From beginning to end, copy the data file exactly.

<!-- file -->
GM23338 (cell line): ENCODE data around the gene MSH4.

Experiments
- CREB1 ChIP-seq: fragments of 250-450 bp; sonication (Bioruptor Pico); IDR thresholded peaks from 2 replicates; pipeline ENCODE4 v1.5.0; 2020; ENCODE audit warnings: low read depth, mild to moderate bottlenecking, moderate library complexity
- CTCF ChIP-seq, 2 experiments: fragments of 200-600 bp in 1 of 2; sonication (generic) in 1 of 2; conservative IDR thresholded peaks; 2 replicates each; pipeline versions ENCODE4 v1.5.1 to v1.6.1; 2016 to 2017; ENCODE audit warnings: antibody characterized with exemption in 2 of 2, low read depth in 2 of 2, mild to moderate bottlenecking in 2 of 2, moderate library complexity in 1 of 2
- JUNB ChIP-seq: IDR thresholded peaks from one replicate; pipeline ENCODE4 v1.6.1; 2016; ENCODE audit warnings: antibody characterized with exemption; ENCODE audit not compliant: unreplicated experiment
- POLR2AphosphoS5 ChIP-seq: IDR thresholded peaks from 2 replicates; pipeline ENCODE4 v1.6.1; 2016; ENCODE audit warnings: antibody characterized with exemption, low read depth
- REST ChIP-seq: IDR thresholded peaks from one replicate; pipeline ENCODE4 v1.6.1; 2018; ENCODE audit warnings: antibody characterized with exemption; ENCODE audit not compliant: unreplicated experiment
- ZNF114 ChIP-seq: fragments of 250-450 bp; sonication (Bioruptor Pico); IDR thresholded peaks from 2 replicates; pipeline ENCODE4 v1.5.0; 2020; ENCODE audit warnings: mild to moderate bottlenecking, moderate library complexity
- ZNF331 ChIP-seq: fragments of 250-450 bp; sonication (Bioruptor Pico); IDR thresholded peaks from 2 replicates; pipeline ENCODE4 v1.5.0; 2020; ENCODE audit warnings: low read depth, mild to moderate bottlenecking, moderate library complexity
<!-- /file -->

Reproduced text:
GM23338 (cell line): ENCODE data around the gene MSH4.

Experiments
- CREB1 ChIP-seq: fragments of 250-450 bp; sonication (Bioruptor Pico); IDR thresholded peaks from 2 replicates; pipeline ENCODE4 v1.5.0; 2020; ENCODE audit warnings: low read depth, mild to moderate bottlenecking, moderate library complexity
- CTCF ChIP-seq, 2 experiments: fragments of 200-600 bp in 1 of 2; sonication (generic) in 1 of 2; conservative IDR thresholded peaks; 2 replicates each; pipeline versions ENCODE4 v1.5.1 to v1.6.1; 2016 to 2017; ENCODE audit warnings: antibody characterized with exemption in 2 of 2, low read depth in 2 of 2, mild to moderate bottlenecking in 2 of 2, moderate library complexity in 1 of 2
- JUNB ChIP-seq: IDR thresholded peaks from one replicate; pipeline ENCODE4 v1.6.1; 2016; ENCODE audit warnings: antibody characterized with exemption; ENCODE audit not compliant: unreplicated experiment
- POLR2AphosphoS5 ChIP-seq: IDR thresholded peaks from 2 replicates; pipeline ENCODE4 v1.6.1; 2016; ENCODE audit warnings: antibody characterized with exemption, low read depth
- REST ChIP-seq: IDR thresholded peaks from one replicate; pipeline ENCODE4 v1.6.1; 2018; ENCODE audit warnings: antibody characterized with exemption; ENCODE audit not compliant: unreplicated experiment
- ZNF114 ChIP-seq: fragments of 250-450 bp; sonication (Bioruptor Pico); IDR thresholded peaks from 2 replicates; pipeline ENCODE4 v1.5.0; 2020; ENCODE audit warnings: mild to moderate bottlenecking, moderate library complexity
- ZNF331 ChIP-seq: fragments of 250-450 bp; sonication (Bioruptor Pico); IDR thresholded peaks from 2 replicates; pipeline ENCODE4 v1.5.0; 2020; ENCODE audit warnings: low read depth, mild to moderate bottlenecking, moderate library complexity